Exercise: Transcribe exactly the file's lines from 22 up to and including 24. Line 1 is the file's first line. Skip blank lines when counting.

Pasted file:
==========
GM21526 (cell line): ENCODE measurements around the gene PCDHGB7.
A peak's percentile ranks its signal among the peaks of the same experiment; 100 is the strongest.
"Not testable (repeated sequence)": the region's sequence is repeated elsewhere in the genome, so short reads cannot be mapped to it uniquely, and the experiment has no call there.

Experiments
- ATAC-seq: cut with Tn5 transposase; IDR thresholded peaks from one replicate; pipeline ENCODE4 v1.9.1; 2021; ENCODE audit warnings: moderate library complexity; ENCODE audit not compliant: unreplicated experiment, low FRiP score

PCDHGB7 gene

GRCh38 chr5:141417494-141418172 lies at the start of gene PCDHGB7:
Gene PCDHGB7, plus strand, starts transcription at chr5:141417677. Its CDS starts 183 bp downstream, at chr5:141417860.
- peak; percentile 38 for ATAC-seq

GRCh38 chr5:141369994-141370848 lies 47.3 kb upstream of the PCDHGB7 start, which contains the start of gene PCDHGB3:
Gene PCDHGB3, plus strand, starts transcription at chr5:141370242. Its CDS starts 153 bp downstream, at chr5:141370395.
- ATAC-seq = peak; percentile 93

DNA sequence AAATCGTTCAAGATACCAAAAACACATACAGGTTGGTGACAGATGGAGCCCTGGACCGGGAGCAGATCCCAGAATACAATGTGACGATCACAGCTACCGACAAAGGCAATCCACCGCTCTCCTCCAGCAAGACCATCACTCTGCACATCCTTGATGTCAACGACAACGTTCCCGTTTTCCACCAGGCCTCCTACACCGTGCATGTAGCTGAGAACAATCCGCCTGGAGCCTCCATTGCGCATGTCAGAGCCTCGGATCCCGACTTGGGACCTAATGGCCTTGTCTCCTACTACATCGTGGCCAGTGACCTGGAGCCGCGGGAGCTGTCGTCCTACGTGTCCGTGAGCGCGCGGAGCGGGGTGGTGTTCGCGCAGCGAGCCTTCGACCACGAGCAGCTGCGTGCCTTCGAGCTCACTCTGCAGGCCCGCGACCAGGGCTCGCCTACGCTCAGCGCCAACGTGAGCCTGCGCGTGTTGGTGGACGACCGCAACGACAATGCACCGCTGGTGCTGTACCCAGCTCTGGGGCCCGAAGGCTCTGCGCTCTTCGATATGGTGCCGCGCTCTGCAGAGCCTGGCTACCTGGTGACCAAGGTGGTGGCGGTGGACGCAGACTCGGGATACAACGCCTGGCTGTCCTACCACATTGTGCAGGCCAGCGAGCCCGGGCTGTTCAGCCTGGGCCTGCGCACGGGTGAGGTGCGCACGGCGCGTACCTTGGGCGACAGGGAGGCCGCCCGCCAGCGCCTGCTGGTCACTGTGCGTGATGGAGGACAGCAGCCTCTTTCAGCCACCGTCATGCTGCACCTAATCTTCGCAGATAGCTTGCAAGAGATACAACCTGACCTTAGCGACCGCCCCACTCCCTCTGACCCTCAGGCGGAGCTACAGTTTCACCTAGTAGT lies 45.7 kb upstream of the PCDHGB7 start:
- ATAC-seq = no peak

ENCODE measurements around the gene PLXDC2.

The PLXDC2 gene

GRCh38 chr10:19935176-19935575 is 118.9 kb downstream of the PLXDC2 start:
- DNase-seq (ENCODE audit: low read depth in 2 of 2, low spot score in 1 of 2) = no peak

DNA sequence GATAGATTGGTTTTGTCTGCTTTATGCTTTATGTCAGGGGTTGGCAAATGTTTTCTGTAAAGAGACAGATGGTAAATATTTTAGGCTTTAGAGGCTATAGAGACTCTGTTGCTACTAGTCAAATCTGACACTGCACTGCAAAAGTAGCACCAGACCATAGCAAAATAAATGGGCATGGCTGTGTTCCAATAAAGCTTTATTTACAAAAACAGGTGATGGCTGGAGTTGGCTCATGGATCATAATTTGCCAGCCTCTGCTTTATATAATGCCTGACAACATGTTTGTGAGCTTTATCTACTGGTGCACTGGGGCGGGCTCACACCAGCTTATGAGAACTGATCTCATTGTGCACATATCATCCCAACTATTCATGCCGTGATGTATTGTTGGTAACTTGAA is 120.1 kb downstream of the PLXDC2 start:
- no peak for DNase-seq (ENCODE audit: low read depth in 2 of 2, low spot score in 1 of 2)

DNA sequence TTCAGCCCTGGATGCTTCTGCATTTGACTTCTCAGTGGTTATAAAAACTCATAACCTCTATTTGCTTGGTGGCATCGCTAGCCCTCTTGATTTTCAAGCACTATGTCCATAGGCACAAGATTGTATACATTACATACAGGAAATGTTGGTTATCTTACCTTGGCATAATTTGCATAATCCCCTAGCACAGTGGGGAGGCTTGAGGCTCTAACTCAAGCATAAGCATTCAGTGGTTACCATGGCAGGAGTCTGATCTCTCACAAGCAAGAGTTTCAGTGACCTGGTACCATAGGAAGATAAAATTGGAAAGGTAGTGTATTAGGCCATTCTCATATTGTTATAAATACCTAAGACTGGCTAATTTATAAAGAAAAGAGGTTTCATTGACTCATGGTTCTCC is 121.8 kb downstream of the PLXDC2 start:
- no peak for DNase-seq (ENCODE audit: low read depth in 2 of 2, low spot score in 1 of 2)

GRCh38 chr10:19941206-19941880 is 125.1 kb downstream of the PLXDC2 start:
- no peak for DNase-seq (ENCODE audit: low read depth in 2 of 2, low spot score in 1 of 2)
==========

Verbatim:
- no peak for DNase-seq (ENCODE audit: low read depth in 2 of 2, low spot score in 1 of 2)

GRCh38 chr10:19941206-19941880 is 125.1 kb downstream of the PLXDC2 start:
- no peak for DNase-seq (ENCODE audit: low read depth in 2 of 2, low spot score in 1 of 2)